“We got a new waiver form you can sign that’s pretty beast,” the manager of Skate Space 198, David Filchak, tells Bushwick Daily. He guides guests to an iPad placed near the newly-opened skate spot’s nondescript metal entryway. Behind him and another door, some twenty or thirty people ricochet off the walls, rapidly propelling themselves on skateboards inside a well-lit room of newly built cement ramps.
The appearance of street iconography indoors–or maybe just its sheer newness–gives off an uncanny effect; ramps, strategically-placed garbage cans and handrails, all once meant to imply the leftover space of parking lots, here look shiny, almost as if made of pewter. Another ramp, made of exposed brick, brings to mind a recently-remodeled apartment.
Newly open and free to anyone able to haul their skateboard during scheduled hours to the Jefferson Street L, Skate Space 198 is the latest project of Vans, the pop punkish-affected sportswear brand that arose out of the dust of suburban California’s ‘90s skater-adjacent scene before it was bought by an outdoorsy apparel multinational called the VF Corporation. The brand’s last sponcon project had been a small warehouse wedged between Williamsburg and Greenpoint that it had christened the House of Vans, which opened in 2010. A New York Times writer later likened it to “a concrete box,” and it shuttered its doors in 2018 after an extended concert series.
“We’re trying to stray away from the concerts,” Filchak says of the programming planned at the company’s new, somewhat smaller Bushwick location. A nondescript warehouse that previously housed some of the neighborhood’s Citi bikes, it is located within the grey maze behind Flushing Avenue that’s become a hub for quirky bars and indie rock venues. Filchak, a former elementary school teacher who says he’s a part of the city’s skateboarding scene, is hopeful that what is, by his account, Brooklyn’s only indoor skatepark will be a hub for people to practice “in the winter months when it’s unbearable to be outside.”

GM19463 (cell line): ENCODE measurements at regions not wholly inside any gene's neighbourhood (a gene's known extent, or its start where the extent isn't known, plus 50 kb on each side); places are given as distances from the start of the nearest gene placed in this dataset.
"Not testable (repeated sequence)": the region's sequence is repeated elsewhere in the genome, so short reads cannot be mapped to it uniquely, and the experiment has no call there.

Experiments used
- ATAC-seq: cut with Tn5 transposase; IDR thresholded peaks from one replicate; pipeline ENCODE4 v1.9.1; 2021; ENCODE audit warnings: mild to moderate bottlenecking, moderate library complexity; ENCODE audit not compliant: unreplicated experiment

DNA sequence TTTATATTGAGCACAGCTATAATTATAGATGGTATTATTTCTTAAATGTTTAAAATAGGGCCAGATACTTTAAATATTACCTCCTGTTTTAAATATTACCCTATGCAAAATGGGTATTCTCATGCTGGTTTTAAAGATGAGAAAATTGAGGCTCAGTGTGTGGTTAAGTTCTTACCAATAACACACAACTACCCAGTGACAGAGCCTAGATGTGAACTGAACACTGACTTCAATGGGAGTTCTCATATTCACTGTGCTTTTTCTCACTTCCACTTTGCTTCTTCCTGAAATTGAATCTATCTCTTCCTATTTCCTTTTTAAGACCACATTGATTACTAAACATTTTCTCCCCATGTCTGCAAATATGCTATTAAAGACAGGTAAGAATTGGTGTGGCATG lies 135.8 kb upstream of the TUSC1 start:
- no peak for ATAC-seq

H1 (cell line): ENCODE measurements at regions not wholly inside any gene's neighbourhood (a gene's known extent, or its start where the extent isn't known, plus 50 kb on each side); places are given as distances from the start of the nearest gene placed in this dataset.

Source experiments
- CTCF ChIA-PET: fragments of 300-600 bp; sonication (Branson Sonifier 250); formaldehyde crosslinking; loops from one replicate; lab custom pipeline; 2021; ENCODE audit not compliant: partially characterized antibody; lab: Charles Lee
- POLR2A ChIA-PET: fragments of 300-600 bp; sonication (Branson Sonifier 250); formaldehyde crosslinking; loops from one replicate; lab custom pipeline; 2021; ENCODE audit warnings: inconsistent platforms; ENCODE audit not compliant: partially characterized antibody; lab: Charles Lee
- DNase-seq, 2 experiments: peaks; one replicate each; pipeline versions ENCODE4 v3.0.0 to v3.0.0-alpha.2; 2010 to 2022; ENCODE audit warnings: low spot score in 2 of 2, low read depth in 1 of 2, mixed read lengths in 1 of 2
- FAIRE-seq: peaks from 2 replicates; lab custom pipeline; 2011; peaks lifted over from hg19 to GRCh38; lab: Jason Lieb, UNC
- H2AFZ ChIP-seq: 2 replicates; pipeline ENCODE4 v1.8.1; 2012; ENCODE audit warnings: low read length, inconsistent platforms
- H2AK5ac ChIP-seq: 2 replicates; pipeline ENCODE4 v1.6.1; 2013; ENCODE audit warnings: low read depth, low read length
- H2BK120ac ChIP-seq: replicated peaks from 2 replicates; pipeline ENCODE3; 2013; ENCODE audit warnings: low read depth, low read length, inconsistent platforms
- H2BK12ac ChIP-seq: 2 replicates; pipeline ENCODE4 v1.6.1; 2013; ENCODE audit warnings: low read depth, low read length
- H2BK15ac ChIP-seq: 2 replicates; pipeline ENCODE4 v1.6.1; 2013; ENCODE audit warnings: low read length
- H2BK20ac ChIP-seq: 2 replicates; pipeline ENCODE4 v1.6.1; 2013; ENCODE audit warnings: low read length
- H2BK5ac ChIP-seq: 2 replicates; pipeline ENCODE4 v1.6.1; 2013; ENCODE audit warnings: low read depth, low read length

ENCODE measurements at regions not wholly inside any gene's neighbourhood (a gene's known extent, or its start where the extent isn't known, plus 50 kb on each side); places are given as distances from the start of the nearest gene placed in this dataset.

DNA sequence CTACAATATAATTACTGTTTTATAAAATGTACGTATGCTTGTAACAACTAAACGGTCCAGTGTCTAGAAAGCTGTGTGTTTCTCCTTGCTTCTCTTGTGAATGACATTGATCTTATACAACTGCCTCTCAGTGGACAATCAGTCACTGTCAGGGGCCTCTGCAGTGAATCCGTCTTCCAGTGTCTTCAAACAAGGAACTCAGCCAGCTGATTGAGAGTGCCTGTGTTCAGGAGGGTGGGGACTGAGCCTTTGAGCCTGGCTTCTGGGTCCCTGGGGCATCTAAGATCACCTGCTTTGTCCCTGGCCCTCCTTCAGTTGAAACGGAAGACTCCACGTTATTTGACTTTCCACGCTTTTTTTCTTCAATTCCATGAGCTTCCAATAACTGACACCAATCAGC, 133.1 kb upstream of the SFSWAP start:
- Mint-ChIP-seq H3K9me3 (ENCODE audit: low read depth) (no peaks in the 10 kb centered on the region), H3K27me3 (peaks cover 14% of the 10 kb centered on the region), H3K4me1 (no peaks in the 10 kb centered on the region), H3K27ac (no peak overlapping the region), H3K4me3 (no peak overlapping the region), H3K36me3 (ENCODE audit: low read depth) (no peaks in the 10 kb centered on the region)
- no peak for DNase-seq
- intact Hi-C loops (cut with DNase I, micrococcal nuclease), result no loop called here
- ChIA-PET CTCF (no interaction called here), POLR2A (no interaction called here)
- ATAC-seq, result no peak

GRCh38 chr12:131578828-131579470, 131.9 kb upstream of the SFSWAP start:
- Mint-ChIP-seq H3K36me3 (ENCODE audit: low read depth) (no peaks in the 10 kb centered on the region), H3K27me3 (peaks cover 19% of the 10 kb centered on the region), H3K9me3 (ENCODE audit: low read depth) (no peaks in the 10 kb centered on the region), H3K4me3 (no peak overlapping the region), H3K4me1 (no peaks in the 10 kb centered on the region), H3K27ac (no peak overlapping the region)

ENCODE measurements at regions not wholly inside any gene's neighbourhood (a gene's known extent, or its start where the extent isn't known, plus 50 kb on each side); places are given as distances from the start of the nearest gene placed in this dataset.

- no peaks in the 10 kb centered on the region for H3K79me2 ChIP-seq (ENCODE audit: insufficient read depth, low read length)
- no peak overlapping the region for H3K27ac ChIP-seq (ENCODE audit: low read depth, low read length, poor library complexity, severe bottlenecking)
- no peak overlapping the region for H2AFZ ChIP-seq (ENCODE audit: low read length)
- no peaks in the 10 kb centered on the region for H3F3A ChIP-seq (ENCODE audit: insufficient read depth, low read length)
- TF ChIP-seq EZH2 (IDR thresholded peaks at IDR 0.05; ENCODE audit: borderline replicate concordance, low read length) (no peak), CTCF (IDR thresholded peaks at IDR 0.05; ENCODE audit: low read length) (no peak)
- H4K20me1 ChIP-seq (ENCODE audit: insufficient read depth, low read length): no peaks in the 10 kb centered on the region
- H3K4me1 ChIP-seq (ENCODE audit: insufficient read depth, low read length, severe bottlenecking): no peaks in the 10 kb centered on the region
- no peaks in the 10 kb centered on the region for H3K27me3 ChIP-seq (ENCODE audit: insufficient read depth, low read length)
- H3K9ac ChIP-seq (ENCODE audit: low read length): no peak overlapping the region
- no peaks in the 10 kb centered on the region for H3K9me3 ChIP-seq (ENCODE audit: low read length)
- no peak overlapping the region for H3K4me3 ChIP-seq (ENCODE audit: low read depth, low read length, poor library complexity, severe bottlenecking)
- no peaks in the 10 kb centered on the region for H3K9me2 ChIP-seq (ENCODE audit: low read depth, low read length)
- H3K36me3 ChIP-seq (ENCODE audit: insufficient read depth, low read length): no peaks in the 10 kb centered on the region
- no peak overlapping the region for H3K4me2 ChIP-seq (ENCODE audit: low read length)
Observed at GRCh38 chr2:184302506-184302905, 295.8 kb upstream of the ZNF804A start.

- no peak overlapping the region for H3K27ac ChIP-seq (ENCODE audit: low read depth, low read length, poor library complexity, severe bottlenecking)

Visitors entering the space will encounter a kind of waiting room populated by chairs decorated in the style of the company’s recognizable checkerboard slip-ons, once worn past the end of their late ‘00s heyday by Kristen Stewert. A copy of Jerry Hsu’s coffee table photo collection “The Beautiful Flower Is the World” sits largely untouched on a nearby table, and the walls are studiously filled with canvas-sized prints of photos of young people in the midst of zipping past grungy-looking streets–the more brightly-colored shots bring to mind Bart Simpson’s moves in the extended version of the Simpsons intro. Another Vans representative named Zach Sheats tells Bushwick Daily that the selection of work by the photographer the Jonathan Mehring–who the company sometimes sponsors–is the first of many “skateboard-related” displays that will mark Skate Space 198’s engagement with the arts.
“Cultural things inspired by skateboarding are going to happen,” Sheats adds.
The constant engagement of brands like Vans with skateboarder street cool has become vital to the soul of the sport today. As the NTY mag writer Willy Staley put it just last year in a story on Supreme’s big-ticket signing of Tyshawn Jones: “It’s perhaps helpful to think of skate companies as being like monks who sell cheese: By letting outsiders buy goods imbued, vaguely, with their magic, skaters can go on living in their strange, cloistered world.”
For a vector of a fashion conglomerate, skateboarding also signifies the open pockets of new affluence. In the ‘90s, Washington Square Park and, later, Tompkins Square Park, had become hubs of New York’s gangly, graffiti-streaked take on California’s bordering culture–scouting the neighborhood out, inadvertently or not, for the sterile world of cocktail bars and redeveloped condos that would come in their wake.
Located adjacent to a recently-shuttered Nicaraguan restaurant that received acclaim two years ago for its menu of rums, Skate Space 198 arrives to mark Bushwick’s place in the procession of the sport’s never ending pursuit of highbrow cool.
“I don’t think it’s a secret that Bushwick is kind of changing and becoming a much different neighborhood,” Sheats says, “It’s a neighborhood where an artistic and younger creative class is starting to live.”
Sheats adds: “Williamsburg is still a wonderful place but it’s not so much the creative hub that it once was.”
Skate Space 198 is currently open for skateboarders from Thursday to Sunday, but prospective borders are told to RSVP for free via Eventbrite.
Photos by Jonathan Mehring for Vans
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